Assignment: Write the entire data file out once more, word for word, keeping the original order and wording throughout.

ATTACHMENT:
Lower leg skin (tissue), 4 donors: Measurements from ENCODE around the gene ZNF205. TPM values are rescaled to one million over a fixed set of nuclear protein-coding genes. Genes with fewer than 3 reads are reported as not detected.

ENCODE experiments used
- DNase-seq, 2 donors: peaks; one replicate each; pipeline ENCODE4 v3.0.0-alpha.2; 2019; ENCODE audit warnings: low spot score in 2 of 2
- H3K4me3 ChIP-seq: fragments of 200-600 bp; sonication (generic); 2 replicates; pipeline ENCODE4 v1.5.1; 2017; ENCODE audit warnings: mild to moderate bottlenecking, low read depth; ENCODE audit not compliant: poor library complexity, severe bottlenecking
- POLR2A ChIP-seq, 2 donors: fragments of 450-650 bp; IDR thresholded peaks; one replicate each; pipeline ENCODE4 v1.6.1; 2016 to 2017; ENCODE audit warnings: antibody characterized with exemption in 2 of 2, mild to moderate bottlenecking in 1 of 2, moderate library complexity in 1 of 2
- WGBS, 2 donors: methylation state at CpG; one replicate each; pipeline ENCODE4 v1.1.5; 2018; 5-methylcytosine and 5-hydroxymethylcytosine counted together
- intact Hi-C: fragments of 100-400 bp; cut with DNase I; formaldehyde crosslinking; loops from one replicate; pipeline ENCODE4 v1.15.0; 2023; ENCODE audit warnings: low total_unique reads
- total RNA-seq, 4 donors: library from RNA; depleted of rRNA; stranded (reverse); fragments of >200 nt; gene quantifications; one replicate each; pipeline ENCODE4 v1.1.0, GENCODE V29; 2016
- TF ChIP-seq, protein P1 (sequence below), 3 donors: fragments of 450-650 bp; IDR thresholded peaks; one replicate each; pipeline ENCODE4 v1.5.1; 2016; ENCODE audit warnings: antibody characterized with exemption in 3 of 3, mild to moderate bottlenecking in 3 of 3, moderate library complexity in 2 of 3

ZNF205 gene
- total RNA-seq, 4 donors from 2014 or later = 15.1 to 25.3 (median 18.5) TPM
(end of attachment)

Lower leg skin (tissue), 4 donors: Measurements from ENCODE around the gene ZNF205. TPM values are rescaled to one million over a fixed set of nuclear protein-coding genes. Genes with fewer than 3 reads are reported as not detected.

ENCODE experiments used
- DNase-seq, 2 donors: peaks; one replicate each; pipeline ENCODE4 v3.0.0-alpha.2; 2019; ENCODE audit warnings: low spot score in 2 of 2
- H3K4me3 ChIP-seq: fragments of 200-600 bp; sonication (generic); 2 replicates; pipeline ENCODE4 v1.5.1; 2017; ENCODE audit warnings: mild to moderate bottlenecking, low read depth; ENCODE audit not compliant: poor library complexity, severe bottlenecking
- POLR2A ChIP-seq, 2 donors: fragments of 450-650 bp; IDR thresholded peaks; one replicate each; pipeline ENCODE4 v1.6.1; 2016 to 2017; ENCODE audit warnings: antibody characterized with exemption in 2 of 2, mild to moderate bottlenecking in 1 of 2, moderate library complexity in 1 of 2
- WGBS, 2 donors: methylation state at CpG; one replicate each; pipeline ENCODE4 v1.1.5; 2018; 5-methylcytosine and 5-hydroxymethylcytosine counted together
- intact Hi-C: fragments of 100-400 bp; cut with DNase I; formaldehyde crosslinking; loops from one replicate; pipeline ENCODE4 v1.15.0; 2023; ENCODE audit warnings: low total_unique reads
- total RNA-seq, 4 donors: library from RNA; depleted of rRNA; stranded (reverse); fragments of >200 nt; gene quantifications; one replicate each; pipeline ENCODE4 v1.1.0, GENCODE V29; 2016
- TF ChIP-seq, protein P1 (sequence below), 3 donors: fragments of 450-650 bp; IDR thresholded peaks; one replicate each; pipeline ENCODE4 v1.5.1; 2016; ENCODE audit warnings: antibody characterized with exemption in 3 of 3, mild to moderate bottlenecking in 3 of 3, moderate library complexity in 2 of 3

ZNF205 gene
- total RNA-seq, 4 donors from 2014 or later = 15.1 to 25.3 (median 18.5) TPM